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dc.contributor.authorReid, Alison
dc.contributor.authorSchenker, M.
dc.identifier.citationReid, A. and Schenker, M. 2016. Hired Farmworkers in the US: Demographics, Work Organisation, and Services. American Journal of Industrial Medicine. 59 (8): pp. 644-655.

Objective: Farm work is labor-intensive, physically demanding, and incurs a high risk of injury. The aim of this study was to identify characteristics of farmworkers at increased risk of adverse health outcomes to focus targeted interventions. Methods: The National Agricultural Workers Survey for 2008–2012 was used to compare characteristics associated with adverse health and safety conditions among US-born and Mexican and Central American-born Latino and Indigenous, documented and undocumented farmworkers, separately for males and females. Results: US-born farmworkers had more secure work, worked less onerous tasks, and earned more per hour than other categories of farmworkers. Undocumented Indigenous workers had more precarious work, worked more onerous tasks, and were more likely to do piece work, than undocumented Latino workers. Discussion: We highlight disparities in modifiable occupational health risk factors across groups of farmworkers that are associated with increased risks of work-related injury and poor health.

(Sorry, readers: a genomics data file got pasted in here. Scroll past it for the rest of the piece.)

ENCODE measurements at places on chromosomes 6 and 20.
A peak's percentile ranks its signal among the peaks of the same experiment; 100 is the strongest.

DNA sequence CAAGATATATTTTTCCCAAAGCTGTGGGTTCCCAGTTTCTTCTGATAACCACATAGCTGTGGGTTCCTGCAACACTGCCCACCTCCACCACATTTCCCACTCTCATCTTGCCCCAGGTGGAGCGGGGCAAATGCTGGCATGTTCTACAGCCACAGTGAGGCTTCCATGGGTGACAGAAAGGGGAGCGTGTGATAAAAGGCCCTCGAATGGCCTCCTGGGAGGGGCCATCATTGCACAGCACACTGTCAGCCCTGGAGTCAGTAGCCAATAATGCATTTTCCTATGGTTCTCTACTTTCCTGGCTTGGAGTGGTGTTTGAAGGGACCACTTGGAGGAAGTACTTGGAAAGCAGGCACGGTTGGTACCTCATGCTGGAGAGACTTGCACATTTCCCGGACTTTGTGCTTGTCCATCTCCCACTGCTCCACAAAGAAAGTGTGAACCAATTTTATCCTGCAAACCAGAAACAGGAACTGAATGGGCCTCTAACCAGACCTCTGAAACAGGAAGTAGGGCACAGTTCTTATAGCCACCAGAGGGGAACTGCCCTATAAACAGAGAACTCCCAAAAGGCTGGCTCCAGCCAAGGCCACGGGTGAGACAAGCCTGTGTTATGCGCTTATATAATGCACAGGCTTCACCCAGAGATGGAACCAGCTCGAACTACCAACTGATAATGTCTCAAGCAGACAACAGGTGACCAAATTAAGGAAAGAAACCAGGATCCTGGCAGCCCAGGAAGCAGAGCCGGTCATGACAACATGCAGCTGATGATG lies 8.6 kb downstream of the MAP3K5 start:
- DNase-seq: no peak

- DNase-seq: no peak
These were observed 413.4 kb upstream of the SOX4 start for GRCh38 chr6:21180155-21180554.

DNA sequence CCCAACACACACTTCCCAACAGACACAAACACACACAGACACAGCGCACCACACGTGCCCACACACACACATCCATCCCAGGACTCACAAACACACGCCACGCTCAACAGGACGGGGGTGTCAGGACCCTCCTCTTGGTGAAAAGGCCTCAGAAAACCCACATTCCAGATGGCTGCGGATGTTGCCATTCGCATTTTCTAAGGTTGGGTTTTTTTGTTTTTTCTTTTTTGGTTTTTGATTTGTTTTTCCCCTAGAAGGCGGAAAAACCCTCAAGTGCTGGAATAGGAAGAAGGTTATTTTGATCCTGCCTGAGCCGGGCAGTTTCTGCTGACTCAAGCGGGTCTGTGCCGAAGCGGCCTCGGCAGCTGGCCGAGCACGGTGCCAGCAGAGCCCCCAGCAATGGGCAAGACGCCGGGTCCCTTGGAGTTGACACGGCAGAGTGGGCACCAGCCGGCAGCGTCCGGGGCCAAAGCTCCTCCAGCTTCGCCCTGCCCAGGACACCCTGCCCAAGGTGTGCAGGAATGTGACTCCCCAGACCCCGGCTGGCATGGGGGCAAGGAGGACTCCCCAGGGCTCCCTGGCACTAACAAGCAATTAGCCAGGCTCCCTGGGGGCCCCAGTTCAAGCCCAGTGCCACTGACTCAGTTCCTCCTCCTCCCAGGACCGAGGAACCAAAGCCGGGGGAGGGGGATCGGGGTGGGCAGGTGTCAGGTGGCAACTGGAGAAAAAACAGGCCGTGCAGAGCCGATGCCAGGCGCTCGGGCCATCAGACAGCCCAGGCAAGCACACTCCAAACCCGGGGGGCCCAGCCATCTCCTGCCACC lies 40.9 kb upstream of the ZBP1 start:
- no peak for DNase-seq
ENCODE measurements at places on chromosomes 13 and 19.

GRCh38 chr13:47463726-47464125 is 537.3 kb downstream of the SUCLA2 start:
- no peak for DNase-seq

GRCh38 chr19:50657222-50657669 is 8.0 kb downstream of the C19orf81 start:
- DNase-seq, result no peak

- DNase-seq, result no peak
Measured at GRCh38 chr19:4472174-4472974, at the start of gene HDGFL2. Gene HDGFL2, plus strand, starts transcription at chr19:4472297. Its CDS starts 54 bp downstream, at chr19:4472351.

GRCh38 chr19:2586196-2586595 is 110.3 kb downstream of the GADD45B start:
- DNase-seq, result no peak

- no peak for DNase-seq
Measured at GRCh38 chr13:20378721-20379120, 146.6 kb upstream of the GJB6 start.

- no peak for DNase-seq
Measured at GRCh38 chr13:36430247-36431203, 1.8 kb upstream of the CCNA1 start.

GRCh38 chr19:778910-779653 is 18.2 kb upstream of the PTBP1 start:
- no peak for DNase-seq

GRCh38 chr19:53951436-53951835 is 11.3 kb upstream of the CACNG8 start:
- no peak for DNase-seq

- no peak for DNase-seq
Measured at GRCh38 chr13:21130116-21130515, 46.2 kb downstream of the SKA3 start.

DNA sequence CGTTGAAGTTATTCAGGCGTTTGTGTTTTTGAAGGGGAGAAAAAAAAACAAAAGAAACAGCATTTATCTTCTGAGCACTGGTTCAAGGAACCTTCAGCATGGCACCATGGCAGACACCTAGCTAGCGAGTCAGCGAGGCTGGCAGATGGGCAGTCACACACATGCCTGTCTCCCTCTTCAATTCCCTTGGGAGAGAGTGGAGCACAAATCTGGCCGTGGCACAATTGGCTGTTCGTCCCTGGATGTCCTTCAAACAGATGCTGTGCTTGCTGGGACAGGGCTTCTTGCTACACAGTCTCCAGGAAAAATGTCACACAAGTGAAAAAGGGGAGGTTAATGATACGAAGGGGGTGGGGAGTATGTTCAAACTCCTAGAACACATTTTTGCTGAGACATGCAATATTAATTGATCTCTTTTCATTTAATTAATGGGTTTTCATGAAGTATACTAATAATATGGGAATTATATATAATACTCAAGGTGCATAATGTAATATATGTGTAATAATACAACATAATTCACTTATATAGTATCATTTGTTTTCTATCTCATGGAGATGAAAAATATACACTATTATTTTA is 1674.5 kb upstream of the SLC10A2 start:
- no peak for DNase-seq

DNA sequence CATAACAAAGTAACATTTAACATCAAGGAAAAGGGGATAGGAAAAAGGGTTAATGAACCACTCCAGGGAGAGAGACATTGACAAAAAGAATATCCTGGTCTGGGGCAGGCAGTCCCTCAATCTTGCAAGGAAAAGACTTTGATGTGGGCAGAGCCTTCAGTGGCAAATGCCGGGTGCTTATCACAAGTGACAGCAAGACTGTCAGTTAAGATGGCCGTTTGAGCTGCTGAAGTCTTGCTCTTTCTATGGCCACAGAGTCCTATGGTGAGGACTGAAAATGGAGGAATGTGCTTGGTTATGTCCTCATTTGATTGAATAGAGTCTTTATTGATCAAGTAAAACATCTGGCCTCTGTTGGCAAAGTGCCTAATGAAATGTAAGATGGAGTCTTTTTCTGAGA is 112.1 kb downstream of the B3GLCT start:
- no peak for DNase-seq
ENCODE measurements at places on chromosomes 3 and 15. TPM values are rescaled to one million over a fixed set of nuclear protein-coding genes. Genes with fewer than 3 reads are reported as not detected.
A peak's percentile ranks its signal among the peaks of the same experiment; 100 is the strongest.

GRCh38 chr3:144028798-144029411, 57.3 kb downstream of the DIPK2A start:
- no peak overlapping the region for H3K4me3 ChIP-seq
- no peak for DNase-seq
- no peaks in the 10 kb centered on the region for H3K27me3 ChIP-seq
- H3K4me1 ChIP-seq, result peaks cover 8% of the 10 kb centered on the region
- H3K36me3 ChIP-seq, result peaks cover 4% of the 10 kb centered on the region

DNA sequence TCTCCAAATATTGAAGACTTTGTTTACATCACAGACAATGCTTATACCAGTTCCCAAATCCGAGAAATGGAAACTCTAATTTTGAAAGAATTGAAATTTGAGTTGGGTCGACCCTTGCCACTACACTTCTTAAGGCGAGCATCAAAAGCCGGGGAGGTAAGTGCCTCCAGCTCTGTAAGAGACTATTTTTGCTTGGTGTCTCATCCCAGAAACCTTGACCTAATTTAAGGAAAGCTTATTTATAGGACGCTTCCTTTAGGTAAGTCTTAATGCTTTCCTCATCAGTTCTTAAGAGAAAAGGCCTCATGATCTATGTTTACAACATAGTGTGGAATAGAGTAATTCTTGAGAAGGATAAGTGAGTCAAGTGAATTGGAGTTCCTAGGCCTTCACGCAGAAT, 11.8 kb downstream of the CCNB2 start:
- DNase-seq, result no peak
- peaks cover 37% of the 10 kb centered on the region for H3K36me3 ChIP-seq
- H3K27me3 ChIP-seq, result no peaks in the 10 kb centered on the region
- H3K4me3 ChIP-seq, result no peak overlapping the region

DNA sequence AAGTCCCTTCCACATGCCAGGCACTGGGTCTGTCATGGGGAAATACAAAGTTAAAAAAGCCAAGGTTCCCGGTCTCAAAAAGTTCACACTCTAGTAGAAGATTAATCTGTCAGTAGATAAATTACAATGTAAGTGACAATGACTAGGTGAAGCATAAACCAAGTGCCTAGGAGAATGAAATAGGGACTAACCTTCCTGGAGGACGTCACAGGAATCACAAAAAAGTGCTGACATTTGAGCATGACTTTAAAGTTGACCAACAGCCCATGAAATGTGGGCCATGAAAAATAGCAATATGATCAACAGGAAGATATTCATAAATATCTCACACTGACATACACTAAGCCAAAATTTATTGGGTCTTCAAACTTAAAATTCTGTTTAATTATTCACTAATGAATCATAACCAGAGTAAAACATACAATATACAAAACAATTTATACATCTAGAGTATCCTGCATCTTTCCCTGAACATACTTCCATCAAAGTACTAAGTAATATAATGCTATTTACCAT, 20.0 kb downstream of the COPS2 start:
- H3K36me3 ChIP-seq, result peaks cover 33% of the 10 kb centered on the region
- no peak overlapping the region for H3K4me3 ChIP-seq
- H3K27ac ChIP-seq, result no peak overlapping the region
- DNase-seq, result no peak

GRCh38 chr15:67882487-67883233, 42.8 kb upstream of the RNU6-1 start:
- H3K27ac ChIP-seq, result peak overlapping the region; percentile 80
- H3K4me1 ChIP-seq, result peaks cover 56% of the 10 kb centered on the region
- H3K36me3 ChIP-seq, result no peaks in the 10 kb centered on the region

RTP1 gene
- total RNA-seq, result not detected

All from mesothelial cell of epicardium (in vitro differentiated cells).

dc.titleHired Farmworkers in the US: Demographics, Work Organisation, and Services
dc.typeJournal Article
dcterms.source.titleAmerican Journal of Industrial Medicine
curtin.departmentEpidemiology and Biostatistics
curtin.accessStatusFulltext not available

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